Today, the American Medical Association (AMA) came out and stated that obesity is a disease. This is a pretty big deal. This means that obesity can be medically treated as the disease that it is and not just treated as a character flaw. All I can say is it is about freaking time. Eating disorders such as bulimia and anorexia have long been treated as illnesses, but obesity has always been viewed as a deficit in the character of the obese individual.
I do not know what the full implications will mean, what insurance will be required to cover, etc., but this is a big step and one that I hope will lead to effective treatments for people struggling with obesity. The Today Show did a nice little piece about this very exciting bit of news this morning.
I know my personal experience with fighting obesity is complex. Often doctors just said, “please lose weight.” Or asked, “What are you doing to lose weight?” Now doctors will be able to look at you like an individual and work on a weight loss plan with you or recommend you to someone who can. Insurance companies, in the past, have refused to pay doctor bills for my annual physical because the doctor added, “patient should lose weight” to their comments in my file. The reason the insurance company used to deny payment was, “plan does not cover weight loss treatments.” It didn’t matter that this was my annual physical, which was theoretically covered under the plan.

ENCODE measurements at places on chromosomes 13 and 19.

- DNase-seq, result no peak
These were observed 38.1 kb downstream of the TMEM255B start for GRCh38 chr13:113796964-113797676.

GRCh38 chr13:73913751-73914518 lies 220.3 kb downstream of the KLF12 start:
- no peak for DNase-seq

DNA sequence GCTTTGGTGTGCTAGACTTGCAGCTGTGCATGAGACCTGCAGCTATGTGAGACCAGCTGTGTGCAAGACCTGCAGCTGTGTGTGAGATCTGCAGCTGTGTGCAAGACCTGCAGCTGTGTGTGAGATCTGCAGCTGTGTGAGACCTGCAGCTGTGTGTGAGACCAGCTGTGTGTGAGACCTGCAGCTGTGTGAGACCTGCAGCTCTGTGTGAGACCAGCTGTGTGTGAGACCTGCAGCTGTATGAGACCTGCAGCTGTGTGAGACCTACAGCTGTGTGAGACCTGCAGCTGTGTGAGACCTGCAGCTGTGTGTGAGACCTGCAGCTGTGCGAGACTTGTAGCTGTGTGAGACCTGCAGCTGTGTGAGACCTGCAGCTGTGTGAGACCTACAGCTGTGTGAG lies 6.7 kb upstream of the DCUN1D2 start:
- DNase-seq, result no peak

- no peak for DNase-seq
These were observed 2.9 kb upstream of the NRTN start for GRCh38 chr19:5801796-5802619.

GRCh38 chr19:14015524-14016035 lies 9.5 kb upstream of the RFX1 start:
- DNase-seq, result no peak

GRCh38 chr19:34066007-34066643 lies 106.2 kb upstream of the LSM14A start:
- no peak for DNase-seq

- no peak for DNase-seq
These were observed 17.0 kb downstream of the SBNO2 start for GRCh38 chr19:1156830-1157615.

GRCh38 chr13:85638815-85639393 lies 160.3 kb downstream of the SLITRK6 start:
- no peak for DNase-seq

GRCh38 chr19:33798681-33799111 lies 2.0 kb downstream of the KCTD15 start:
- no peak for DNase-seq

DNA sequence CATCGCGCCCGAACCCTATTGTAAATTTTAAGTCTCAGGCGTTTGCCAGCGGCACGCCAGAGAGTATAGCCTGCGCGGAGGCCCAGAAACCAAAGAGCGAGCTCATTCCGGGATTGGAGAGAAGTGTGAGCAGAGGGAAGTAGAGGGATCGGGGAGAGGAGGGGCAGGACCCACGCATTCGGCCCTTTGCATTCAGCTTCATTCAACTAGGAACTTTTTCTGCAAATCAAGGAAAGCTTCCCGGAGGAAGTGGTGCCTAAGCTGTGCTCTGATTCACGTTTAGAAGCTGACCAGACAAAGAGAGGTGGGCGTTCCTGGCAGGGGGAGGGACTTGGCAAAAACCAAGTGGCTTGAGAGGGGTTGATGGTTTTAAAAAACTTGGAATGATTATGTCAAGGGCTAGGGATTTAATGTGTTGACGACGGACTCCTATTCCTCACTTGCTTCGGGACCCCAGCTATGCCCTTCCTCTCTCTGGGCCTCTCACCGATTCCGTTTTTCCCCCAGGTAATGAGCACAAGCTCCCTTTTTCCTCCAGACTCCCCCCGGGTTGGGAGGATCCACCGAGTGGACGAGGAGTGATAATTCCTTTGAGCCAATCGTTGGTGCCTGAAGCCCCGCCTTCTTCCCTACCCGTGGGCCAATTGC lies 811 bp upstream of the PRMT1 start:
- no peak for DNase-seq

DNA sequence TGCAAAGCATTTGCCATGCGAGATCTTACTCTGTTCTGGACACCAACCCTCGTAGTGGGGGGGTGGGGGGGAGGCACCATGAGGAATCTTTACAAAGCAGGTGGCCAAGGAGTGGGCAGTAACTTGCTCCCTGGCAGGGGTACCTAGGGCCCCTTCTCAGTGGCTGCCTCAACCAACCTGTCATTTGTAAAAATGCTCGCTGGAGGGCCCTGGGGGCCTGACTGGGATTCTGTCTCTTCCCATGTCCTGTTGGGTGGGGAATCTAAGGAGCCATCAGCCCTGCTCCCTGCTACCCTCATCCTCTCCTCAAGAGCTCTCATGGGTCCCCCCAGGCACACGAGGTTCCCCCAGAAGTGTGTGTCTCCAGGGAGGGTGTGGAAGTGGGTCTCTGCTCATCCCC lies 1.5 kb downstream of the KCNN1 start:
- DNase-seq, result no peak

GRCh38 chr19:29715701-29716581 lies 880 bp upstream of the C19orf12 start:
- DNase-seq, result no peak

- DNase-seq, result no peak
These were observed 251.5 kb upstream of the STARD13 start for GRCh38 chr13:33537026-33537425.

If insurances agencies and company benefit plans can be compelled to offer obesity treatments in their benefit packages, that would be great. Many companies that provide insurance to their employees already try to offer incentives for people to improve their health. Making obesity treatment and prevention part of the benefit package would really increase the likelihood people will be able to make those adjustments. This would also hopefully remove some of the stigma attached to obesity and help many people receive appropriate healthy treatment.
I think this is a big health victory for Americans and could really go a long way to making it possible for people to receive proper treatment and preventative care for obesity.